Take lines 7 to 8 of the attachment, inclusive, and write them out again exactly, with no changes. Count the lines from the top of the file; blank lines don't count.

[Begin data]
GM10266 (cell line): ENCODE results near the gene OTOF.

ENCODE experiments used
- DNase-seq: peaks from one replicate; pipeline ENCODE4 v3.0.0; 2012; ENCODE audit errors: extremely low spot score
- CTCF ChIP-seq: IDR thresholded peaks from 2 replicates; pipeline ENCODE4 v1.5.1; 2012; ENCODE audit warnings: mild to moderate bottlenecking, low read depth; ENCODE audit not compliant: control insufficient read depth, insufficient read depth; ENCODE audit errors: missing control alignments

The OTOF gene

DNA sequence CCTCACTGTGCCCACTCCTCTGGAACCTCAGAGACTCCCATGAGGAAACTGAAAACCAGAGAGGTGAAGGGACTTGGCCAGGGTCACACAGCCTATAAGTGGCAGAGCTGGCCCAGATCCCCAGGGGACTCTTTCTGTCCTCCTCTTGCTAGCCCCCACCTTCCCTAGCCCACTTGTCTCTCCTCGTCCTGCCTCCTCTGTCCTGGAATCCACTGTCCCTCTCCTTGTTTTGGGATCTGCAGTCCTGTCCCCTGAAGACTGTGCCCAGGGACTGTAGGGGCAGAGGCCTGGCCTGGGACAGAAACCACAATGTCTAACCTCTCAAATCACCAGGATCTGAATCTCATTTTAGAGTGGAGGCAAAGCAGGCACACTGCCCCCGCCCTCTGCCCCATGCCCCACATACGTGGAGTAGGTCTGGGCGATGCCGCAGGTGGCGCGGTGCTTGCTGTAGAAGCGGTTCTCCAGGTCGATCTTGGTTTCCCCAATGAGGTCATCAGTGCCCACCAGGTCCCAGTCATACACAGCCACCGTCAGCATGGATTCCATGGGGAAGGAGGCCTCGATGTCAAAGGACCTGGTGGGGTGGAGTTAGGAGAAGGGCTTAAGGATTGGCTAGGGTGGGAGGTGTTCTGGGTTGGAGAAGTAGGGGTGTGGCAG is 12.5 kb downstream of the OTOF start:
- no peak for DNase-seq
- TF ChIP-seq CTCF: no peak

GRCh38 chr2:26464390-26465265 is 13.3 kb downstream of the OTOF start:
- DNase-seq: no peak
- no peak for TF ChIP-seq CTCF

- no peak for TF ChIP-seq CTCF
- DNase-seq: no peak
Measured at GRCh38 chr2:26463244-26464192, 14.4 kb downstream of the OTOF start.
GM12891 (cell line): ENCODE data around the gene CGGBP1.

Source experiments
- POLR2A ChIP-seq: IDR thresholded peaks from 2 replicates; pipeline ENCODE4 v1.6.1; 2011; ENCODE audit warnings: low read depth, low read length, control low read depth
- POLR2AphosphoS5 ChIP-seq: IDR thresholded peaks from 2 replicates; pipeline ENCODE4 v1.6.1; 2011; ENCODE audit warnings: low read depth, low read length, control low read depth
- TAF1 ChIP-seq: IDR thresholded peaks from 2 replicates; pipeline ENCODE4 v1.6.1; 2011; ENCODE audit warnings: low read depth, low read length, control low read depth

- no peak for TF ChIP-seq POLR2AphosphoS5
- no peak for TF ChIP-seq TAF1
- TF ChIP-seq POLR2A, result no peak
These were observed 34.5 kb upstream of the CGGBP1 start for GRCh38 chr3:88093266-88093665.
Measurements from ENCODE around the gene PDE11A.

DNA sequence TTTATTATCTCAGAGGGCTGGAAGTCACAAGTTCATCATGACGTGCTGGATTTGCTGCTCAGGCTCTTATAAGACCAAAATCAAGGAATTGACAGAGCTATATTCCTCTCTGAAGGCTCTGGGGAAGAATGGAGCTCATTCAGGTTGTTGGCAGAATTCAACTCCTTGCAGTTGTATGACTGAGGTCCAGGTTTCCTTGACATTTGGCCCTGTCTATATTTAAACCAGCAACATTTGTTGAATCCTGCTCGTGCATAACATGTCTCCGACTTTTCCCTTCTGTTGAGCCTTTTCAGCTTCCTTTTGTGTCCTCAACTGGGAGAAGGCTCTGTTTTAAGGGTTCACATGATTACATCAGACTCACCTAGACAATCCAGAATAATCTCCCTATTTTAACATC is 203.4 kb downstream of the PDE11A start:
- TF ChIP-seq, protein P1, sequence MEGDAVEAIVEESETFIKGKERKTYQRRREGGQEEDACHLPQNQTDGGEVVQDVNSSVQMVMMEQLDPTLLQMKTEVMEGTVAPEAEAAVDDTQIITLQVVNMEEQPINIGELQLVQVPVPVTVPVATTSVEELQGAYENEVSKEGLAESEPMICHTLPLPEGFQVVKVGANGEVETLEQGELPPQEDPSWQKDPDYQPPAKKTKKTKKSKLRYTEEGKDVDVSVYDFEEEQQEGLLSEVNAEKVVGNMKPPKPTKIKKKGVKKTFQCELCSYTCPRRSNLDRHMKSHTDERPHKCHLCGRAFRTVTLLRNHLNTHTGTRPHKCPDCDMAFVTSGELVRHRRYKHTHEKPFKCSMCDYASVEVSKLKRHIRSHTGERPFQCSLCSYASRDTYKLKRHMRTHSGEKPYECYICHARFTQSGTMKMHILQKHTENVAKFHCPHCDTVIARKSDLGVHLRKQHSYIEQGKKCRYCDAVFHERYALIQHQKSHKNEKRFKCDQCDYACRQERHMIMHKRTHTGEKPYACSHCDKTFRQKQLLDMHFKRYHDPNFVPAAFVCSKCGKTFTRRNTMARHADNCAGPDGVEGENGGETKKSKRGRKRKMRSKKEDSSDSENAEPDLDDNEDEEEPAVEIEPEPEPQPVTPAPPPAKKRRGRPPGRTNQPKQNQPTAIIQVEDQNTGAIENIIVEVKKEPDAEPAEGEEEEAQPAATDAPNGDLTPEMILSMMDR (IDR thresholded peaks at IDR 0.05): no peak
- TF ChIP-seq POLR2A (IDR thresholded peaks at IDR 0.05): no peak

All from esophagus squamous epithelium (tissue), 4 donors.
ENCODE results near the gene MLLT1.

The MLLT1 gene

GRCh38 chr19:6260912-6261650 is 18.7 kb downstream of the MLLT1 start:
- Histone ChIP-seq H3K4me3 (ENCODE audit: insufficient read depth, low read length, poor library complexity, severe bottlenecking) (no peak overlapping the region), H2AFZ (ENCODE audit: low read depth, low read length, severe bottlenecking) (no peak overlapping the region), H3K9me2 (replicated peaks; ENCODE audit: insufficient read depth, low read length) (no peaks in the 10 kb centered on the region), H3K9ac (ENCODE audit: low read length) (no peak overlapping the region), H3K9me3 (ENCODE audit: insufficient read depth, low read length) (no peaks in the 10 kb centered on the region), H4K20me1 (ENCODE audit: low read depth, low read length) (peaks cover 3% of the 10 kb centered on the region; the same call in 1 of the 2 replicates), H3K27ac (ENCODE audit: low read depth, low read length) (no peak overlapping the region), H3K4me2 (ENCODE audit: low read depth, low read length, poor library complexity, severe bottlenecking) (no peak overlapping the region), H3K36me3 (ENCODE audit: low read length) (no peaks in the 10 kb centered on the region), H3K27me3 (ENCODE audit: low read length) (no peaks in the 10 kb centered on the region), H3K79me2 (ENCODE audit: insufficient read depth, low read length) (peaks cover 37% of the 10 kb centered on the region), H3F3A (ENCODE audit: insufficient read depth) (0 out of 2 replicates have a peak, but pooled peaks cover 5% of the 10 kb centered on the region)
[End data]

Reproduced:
- no peak for DNase-seq
- TF ChIP-seq CTCF: no peak